Kip scuffed his foot against the carpet. “Yeah, he’s at the Four Seasons Motel. He told me he was coming into town on Wednesday, but he said he wanted it to be a surprise so not to say anything to you. I thought he was coming to see us, but he hasn’t called or nothin’.” Kip looked hurt, the way he always did when Roy screwed up.
So, good ol’ Roy was playing my kids against me. I sighed and picked up the phone. No messages.
“Do you have his number?” As Kip nodded, I grabbed a notebook and jotted it down, along with his room number. Murray said Greg had found out where he was staying, but it wouldn’t hurt for me to have the information, since I was planning to light into him myself. If he wasn’t already in jail, that is. He had to learn to quit breaking his promises to the kids.
The phone rang and Kip grabbed it, but his face fell as he handed it to me. It was Murray.
“Hey, chica, we found Roy,” she said. “He doesn’t have much of an alibi for this morning—he says he was sleeping off last night’s party. I’m inclined to believe him, but I’ve ordered him not to leave town until I give him the okay. You never know. Other than that, we found the bullet. The doctor was right, it came from a twenty-two. Joe’s just lucky it wasn’t a shotgun or he’d be in hurt-heaven by now. I’ll talk to you tomorrow, okay?”
I mumbled a quick good-bye and eyed the phone. So, Roy had no alibi for the morning other than a tousled bed. I wanted to believe that he hadn’t done it, that he hadn’t stooped that low. My gut warned me against jumping to conclusions, but my emotions were running wild. He’d threatened to make my life hell and as good as promised to ruin my wedding. Was this what he meant? Or were his threats merely a drunken stab to make me as miserable as he was?
Either way, I pushed him out of my mind. I had a phone call to make. Joe’s brother, Nathan, was due in town tomorrow morning, but if it were me, I’d want to know as soon as possible. I debated ringing his parents, too, but then pushed that thought aside. Joe would have a fit if he found out I’d called them.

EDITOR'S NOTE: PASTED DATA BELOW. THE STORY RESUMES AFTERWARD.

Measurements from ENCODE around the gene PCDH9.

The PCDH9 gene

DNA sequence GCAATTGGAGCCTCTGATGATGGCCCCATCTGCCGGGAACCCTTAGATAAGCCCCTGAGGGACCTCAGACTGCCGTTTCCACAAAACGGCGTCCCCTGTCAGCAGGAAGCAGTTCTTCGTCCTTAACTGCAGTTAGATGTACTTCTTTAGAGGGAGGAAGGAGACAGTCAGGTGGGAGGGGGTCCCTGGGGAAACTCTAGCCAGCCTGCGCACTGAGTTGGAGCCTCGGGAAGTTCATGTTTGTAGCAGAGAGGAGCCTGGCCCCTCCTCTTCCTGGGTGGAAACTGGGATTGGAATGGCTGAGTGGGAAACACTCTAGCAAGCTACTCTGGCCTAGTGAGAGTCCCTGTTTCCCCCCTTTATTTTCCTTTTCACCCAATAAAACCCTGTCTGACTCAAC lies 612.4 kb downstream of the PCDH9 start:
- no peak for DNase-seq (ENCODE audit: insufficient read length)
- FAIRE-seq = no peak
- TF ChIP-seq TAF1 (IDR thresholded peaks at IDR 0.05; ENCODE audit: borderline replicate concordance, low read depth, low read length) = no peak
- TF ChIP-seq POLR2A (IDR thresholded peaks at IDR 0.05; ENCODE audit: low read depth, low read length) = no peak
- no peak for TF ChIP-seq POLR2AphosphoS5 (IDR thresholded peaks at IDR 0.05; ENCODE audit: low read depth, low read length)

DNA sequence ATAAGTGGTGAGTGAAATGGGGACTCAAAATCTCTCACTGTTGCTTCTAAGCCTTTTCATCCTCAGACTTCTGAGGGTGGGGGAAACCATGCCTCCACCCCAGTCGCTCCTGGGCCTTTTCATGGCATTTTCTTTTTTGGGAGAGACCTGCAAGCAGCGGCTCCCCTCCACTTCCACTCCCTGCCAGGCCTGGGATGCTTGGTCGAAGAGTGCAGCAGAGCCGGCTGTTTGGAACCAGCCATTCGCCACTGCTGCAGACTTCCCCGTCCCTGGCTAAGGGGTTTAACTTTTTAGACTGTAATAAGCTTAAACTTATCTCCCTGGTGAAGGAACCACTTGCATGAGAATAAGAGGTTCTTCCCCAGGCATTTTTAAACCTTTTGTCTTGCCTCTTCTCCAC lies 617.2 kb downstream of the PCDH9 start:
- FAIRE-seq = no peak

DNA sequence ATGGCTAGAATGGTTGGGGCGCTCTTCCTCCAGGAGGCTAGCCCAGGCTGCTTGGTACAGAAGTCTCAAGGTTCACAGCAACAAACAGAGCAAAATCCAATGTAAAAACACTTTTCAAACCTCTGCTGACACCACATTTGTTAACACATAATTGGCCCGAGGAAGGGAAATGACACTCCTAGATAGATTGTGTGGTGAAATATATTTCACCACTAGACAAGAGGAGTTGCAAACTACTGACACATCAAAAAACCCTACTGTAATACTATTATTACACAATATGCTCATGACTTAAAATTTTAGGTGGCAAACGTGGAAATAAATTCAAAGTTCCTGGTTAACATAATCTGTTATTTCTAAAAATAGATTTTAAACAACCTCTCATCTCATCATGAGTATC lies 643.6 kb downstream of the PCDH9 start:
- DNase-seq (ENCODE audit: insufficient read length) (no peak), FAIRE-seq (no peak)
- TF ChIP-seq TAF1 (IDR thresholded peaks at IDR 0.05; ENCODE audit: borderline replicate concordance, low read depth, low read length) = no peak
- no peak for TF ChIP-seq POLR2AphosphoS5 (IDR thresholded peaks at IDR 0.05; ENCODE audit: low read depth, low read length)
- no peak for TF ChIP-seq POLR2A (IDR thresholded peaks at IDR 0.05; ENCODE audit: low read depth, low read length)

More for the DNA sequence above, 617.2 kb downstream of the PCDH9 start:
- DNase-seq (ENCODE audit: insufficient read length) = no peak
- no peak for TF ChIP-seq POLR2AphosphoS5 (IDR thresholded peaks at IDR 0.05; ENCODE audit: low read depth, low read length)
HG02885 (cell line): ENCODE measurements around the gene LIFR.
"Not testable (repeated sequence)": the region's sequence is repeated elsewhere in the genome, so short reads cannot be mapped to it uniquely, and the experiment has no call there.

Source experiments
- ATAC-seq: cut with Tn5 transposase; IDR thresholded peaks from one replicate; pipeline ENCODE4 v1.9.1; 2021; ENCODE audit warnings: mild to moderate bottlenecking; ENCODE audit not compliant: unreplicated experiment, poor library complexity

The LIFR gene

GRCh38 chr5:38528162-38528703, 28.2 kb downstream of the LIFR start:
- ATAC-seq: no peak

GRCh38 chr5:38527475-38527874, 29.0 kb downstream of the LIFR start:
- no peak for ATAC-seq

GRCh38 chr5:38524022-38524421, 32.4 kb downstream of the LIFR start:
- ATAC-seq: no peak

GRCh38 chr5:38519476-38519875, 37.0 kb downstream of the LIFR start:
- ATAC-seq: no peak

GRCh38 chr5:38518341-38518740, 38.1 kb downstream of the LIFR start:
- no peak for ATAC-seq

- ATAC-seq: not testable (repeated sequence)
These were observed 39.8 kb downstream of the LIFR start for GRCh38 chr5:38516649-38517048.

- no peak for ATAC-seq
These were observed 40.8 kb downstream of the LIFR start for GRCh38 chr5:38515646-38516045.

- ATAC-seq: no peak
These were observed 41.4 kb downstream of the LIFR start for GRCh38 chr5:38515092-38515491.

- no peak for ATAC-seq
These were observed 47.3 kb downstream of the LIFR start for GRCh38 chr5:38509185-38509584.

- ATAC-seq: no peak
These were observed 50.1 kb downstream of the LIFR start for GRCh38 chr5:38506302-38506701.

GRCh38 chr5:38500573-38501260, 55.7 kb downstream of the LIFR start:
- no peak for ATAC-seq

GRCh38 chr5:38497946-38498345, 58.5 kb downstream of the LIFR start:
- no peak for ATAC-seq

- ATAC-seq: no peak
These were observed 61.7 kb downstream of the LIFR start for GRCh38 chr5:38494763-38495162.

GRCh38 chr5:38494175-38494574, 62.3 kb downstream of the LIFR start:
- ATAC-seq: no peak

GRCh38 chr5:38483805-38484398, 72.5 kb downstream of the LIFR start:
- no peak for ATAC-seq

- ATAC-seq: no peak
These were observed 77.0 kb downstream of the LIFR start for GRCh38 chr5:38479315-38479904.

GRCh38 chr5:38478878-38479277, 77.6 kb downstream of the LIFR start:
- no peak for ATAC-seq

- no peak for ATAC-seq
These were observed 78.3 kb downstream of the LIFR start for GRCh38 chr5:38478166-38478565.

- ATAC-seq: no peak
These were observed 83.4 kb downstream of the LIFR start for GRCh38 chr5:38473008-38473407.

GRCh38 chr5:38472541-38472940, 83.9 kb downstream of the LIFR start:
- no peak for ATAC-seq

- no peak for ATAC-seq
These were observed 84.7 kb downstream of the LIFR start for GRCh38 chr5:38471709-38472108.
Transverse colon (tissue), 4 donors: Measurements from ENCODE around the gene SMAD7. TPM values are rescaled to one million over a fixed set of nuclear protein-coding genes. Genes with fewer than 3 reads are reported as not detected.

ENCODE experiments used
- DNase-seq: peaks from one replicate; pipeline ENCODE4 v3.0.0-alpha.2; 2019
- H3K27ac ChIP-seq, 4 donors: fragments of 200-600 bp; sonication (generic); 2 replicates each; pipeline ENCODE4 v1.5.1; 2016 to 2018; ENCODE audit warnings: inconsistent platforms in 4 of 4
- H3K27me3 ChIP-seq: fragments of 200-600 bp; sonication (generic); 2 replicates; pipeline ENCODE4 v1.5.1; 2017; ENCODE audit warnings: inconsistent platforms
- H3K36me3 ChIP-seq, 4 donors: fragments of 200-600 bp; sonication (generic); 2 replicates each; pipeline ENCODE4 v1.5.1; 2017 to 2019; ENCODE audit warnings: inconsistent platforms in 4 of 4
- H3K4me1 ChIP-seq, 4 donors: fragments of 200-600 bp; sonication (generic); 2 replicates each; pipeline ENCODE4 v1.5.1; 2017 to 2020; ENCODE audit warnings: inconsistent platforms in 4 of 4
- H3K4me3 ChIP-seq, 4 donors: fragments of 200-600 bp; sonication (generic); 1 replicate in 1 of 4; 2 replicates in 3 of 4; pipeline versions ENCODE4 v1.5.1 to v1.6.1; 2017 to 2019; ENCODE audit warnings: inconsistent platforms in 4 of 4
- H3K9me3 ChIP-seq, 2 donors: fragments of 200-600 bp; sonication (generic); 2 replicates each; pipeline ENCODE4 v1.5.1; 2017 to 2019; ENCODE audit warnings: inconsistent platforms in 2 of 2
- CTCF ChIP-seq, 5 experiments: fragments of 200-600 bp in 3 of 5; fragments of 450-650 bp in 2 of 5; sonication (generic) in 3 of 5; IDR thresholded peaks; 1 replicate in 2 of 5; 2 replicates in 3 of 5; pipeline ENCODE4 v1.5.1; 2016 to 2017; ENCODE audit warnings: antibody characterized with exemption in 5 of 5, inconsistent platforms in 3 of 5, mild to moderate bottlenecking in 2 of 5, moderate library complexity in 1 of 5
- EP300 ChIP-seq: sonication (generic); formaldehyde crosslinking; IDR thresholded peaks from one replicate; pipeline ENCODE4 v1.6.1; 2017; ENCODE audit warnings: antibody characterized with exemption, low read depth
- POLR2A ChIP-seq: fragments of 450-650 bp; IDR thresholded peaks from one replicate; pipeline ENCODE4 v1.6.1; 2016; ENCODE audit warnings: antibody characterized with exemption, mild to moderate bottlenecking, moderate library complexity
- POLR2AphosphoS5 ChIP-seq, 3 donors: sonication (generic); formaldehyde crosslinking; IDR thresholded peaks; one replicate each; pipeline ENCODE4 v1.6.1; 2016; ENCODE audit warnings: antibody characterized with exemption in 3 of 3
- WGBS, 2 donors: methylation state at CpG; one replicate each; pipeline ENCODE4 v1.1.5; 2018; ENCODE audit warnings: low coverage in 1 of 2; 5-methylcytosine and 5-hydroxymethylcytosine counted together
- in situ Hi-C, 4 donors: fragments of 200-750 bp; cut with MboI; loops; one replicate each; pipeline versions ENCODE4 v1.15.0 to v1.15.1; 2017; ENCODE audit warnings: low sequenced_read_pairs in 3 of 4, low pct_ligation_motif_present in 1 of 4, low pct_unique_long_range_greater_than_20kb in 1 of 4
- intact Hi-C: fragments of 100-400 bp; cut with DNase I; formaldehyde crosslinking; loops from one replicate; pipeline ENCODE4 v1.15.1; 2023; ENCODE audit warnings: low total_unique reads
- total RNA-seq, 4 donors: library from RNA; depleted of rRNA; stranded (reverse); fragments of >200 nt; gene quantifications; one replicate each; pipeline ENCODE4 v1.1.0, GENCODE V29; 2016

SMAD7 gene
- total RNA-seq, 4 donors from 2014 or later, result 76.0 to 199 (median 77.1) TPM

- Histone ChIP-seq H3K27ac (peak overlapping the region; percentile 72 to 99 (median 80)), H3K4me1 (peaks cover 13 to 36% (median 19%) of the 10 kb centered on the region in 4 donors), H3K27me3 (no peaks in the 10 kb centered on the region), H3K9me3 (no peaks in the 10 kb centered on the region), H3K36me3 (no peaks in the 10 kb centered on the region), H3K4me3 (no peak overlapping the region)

He’d refused to invite either of them to the wedding, and I hadn’t pressured him. Dexter, his father, had abandoned the family when the boys were young, following the lure of the casinos. As for Terri, Joe’s mother, she’d been shacked up with one loser or another for most of Joe’s life. He’d long ago given up on expecting support from either his parents.
I flipped through the address book, found Nathan’s number, and punched in the keys. After a few rings, Nate answered, sounding so much like Joe that it gave me chills. “Nathan? This is Emerald. Joe’s fiancée.”
A pause, then an “Oh shit!”
I frowned at the phone. “What?”
“Sorry,” came the garbled reply. “Just a minute.” Nathan’s words were obviously aimed toward somebody in the room with him. After a few blurred syllables that might have been “hold on” or “hang on,” he cleared his throat. “Listen, I meant to call Joe tonight. I can’t make the wedding.”
Great. Could this day
get
any better? “Is everything okay?”
“Yeah, fine,” he said, and I could hear the strike of a match. So, he smoked. Well, not in my house he wouldn’t. “I’ve been offered the chance to go to Sweden for a couple of weeks but we have to leave tomorrow morning. I can’t pass this up, not when it fell right in my lap. Joe’ll understand. Put him on.”